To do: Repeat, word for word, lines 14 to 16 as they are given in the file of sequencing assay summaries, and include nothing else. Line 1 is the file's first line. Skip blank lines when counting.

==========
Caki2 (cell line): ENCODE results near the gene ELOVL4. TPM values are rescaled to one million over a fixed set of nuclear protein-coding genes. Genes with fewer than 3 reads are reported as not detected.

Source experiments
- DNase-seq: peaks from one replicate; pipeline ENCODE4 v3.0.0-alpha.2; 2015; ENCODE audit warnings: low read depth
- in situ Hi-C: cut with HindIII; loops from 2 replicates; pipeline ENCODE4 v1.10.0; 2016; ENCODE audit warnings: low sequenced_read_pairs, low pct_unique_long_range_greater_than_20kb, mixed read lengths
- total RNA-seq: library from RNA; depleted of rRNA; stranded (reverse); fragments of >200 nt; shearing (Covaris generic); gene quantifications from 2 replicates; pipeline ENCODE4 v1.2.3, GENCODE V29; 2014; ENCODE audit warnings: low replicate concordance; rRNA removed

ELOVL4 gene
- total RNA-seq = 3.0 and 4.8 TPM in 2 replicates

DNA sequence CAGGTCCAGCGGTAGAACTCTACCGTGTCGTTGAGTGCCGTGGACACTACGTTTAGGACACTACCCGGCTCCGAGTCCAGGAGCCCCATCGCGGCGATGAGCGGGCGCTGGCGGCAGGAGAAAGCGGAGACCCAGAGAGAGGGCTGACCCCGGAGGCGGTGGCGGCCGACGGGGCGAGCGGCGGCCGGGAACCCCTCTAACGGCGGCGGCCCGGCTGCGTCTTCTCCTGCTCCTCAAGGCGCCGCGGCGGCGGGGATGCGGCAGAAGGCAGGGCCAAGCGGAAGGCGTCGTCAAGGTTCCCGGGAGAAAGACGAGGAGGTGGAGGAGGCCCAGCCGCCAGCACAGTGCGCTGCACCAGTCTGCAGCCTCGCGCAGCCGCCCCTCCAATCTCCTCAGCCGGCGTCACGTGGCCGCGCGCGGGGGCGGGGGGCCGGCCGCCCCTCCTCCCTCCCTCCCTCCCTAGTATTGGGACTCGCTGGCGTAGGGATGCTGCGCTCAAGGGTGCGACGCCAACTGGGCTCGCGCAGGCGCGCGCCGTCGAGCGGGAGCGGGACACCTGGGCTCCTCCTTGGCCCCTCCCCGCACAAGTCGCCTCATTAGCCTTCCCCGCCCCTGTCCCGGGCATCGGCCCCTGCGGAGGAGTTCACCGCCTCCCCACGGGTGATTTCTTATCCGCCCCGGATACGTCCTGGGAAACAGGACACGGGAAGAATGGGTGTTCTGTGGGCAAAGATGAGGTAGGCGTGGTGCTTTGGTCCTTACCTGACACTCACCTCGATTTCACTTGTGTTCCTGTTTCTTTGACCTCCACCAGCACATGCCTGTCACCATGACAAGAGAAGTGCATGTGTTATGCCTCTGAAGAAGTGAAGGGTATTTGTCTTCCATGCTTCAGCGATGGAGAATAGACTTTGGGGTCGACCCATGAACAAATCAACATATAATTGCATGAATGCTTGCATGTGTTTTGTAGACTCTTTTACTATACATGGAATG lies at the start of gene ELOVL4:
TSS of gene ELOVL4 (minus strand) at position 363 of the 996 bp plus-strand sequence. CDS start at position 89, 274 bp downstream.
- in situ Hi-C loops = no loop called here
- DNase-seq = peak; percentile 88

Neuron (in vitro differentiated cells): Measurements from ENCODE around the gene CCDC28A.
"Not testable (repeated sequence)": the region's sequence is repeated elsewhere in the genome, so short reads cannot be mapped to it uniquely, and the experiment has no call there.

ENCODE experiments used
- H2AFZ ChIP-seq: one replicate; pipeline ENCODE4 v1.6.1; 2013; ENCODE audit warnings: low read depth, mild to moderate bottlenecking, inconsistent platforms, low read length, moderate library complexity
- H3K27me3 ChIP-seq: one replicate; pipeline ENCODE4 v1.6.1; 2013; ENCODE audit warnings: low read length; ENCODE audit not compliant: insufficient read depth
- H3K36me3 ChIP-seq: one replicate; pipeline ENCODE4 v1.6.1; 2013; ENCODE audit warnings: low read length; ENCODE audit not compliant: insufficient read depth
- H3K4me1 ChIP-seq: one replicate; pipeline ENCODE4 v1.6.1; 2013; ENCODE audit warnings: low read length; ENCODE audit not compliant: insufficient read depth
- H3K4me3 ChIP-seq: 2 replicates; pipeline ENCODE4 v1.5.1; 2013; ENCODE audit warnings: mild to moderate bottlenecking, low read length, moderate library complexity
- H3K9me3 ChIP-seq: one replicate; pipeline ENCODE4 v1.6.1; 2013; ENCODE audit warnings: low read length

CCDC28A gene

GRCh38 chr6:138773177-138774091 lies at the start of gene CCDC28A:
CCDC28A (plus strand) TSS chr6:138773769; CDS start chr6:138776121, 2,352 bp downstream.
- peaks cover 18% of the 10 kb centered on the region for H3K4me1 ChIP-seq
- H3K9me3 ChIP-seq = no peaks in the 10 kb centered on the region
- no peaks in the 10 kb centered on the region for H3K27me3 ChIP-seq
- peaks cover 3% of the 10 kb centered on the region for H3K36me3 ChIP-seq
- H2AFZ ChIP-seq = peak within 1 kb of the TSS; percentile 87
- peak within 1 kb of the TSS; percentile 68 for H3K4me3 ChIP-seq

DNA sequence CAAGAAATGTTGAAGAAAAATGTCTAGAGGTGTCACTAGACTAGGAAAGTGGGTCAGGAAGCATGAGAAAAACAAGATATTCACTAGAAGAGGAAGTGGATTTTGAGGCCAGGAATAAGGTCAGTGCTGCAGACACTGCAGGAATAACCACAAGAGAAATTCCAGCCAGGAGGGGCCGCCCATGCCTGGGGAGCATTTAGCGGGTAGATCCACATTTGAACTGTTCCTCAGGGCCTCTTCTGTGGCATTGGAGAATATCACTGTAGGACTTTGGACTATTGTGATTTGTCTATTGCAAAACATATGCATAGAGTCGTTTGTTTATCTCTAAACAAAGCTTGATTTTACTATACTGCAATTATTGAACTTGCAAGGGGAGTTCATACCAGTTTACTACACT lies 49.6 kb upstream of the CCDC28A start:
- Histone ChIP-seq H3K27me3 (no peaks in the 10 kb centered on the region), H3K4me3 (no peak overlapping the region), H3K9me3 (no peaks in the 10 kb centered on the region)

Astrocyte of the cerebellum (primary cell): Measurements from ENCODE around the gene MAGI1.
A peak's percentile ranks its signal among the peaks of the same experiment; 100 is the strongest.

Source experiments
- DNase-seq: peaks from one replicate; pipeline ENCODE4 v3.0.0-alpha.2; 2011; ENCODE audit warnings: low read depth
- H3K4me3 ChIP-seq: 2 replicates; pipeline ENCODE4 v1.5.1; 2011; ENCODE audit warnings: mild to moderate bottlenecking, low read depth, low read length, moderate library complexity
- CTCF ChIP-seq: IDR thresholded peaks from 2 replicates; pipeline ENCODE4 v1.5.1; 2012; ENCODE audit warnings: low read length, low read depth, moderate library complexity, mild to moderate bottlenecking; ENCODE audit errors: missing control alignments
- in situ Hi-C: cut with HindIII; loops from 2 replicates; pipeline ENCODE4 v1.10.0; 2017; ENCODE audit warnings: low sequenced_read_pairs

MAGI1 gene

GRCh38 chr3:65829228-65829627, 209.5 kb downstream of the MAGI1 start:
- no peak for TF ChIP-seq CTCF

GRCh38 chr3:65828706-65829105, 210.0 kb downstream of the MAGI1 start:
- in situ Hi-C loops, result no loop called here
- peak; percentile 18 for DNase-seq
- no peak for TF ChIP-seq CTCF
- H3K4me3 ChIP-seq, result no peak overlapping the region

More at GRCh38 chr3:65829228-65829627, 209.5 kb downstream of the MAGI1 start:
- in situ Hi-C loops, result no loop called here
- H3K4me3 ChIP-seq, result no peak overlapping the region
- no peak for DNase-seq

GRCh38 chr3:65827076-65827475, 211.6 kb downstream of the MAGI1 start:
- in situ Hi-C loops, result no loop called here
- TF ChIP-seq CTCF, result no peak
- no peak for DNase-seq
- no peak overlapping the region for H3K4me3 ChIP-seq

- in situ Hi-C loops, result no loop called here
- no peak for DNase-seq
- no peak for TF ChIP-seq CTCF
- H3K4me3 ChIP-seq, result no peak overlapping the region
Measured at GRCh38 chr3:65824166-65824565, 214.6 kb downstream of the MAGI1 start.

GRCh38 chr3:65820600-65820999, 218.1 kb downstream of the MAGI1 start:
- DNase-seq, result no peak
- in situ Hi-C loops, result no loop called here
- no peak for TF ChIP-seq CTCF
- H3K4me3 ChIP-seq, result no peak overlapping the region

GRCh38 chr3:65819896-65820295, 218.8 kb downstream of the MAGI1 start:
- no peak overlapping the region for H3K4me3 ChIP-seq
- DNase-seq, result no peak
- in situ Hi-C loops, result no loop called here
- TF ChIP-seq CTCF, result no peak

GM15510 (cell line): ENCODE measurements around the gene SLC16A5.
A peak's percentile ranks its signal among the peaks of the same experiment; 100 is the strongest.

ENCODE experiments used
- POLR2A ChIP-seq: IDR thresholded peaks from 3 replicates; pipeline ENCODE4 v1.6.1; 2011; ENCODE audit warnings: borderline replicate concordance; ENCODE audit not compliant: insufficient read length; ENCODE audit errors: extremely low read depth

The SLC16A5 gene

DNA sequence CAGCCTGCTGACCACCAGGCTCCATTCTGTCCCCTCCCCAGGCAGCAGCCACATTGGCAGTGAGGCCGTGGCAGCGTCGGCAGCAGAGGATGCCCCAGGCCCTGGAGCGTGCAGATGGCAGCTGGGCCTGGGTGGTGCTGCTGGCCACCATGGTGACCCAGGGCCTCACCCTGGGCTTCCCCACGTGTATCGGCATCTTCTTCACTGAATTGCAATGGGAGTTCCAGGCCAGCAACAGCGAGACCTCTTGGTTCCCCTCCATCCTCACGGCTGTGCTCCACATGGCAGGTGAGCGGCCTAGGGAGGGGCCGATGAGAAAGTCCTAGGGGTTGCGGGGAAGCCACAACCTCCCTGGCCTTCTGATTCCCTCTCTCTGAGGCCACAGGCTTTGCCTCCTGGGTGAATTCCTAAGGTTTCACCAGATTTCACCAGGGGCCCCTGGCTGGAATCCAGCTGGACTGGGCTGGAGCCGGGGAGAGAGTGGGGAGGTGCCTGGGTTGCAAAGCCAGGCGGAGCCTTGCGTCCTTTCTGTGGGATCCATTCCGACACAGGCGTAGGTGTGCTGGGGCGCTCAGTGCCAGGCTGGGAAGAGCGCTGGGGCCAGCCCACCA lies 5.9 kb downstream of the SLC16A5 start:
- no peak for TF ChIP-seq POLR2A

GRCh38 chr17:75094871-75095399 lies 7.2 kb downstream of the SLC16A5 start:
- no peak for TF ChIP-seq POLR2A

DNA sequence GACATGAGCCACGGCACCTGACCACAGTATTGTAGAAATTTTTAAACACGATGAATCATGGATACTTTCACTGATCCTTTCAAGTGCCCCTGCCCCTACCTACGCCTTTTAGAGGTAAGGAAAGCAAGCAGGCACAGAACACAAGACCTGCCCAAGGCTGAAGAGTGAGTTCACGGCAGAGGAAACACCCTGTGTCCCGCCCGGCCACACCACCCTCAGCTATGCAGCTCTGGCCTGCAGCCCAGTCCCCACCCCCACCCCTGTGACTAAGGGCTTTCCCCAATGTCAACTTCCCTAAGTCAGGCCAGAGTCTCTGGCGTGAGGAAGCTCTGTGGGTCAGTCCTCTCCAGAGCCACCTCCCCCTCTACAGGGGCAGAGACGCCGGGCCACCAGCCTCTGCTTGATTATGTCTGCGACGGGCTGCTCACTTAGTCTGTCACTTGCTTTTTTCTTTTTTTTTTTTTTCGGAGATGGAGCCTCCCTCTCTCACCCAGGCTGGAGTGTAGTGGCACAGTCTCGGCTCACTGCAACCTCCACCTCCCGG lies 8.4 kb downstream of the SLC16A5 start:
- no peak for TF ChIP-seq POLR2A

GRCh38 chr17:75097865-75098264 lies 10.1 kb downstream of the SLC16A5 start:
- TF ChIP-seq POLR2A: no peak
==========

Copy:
ENCODE experiments used
- H2AFZ ChIP-seq: one replicate; pipeline ENCODE4 v1.6.1; 2013; ENCODE audit warnings: low read depth, mild to moderate bottlenecking, inconsistent platforms, low read length, moderate library complexity
- H3K27me3 ChIP-seq: one replicate; pipeline ENCODE4 v1.6.1; 2013; ENCODE audit warnings: low read length; ENCODE audit not compliant: insufficient read depth